Among other studies that have looked at the effectiveness of the e-cigarette for smoking cessation, a study from the Boston University School of Public Health found that the use of e-cigarettes as a smoking cessation or smoking reduction tool appears promising.   Using an online survey of 222 first-time e-cigarette users, Michael Siegal and colleagues looked at the prevalence of smoking abstinence 6 months later.  They found that 31% of respondents were not smoking at the 6-month point and of those not smoking, 56.7% were using e-cigarettes, 9.0% were using tobacco-free nicotine products, and 34.3% were not using any kind of nicotine.

What the critics say:

E-cigarettes appear to have fewer toxins than traditional cigarettes, but people still worry about whether the nicotine vapor in e-cigarettes may be harmful or toxic.  The long-term health effects of e-cigarettes are still largely unknown, which makes many people uncomfortable with the idea of allowing their promotion, sale, and utilization.

Image courtesy of photopin.com

Critics also note that research is needed to assess how marketing could impact initiation and use of traditional cigarettes, especially among youth.  Particularly for e-cigarette brands like NJOY, which really try to emulate the entire experience of smoking, people worry that e-cigarettes could be a gateway to smoking.  Available research suggests that this could be the case, but more work still needs to be done in this arena.

Those hoping for tighter regulation on e-cigarettes claim that these devices should be illegal until proven safe.  These individuals and various agencies are not poo-pooing the idea of e-cigarettes.  Rather, they will not condone their use until they can be certain that the device’s public health impact is a positive one.

The FDA warns that, “As the safety and efficacy of e-cigarettes have not been fully studied, consumers of e-cigarette products currently have no way of knowing:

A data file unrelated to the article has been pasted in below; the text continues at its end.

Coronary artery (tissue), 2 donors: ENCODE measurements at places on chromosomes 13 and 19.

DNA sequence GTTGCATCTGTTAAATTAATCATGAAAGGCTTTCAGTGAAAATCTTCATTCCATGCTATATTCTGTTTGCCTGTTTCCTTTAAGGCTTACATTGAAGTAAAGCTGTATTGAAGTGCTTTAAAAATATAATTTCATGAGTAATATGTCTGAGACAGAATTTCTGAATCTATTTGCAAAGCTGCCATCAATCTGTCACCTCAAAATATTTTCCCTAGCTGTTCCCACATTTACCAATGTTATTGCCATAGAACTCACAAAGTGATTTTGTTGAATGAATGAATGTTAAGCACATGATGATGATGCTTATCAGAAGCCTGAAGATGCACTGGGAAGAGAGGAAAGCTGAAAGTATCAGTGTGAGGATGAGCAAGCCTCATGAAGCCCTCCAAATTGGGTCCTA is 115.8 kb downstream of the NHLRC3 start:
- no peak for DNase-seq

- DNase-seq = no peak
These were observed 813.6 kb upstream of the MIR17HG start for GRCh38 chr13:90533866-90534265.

• whether e-cigarettes are safe for their intended use,
  • how much nicotine or other potentially harmful chemicals are being inhaled during use, or
  • if there are any benefits associated with using these products.”

McAfee of the CDC adds to this, stating,

“If large numbers of adult smokers become users of both traditional cigarettes and e-cigarettes — rather than using e-cigarettes to quit cigarettes completely — the net public health effect could be quite negative.”

Both sides in the debate believe that e-cigarettes should be studied more, subjected to greater quality-control standards, and banned on sales to minors.  It seems that only time and more research will reveal the regulatory fate of the electronic cigarette.



betty March 19, 2013 at 3:17 pm

I know quite a few people who use these, some exclusively, some only in places where they cannot smoke cigarettes; none would be under the illusion that they are healthy and most have said they would not see them as the ideal aid to give up nicotine completely – partly because the whole “ritual” of smoking is still there as opposed to nicotine chewing gum or patches, and that of course is what they enjoy about them. One of them, however, has actually given up nicotine altogether (using the e-cigarette with some other flavored solution with no nicotine), another has reduced their nicotine intake considerably and a third, who has no intention of ever giving up nicotine, no longer has a smoker’s cough, is feeling fitter, and clearly looks better – skin, eyes, teeth etc. no longer yellow etc. So, in comparison to cigarettes there certainly does seem to be some benefits, however, further research is essential – are the risks of any types of cancer increased, what are the effects on the digestive tract, lungs etc? A person who wants to smoke has every right to do so, regardless of the risks, if they are not harming anyone else, and if e-cigarettes get rid of the serious problem of passive smoking then they would seem to be the way forward. Arguments that they are attractive to young people are not sufficient, if they were to be banned for that reason alone, then we would also have to immediately ban alcohol, McDonalds and co., fizzy drinks, and sugar. Where does it stop? I do hope that e-cigarettes will be thoroughly researched without bias and that we will all soon know the full story so that sensible regulations can be introduced. However, they should definitely only be available to people over 18.

Danielle Taubman March 20, 2013 at 10:10 am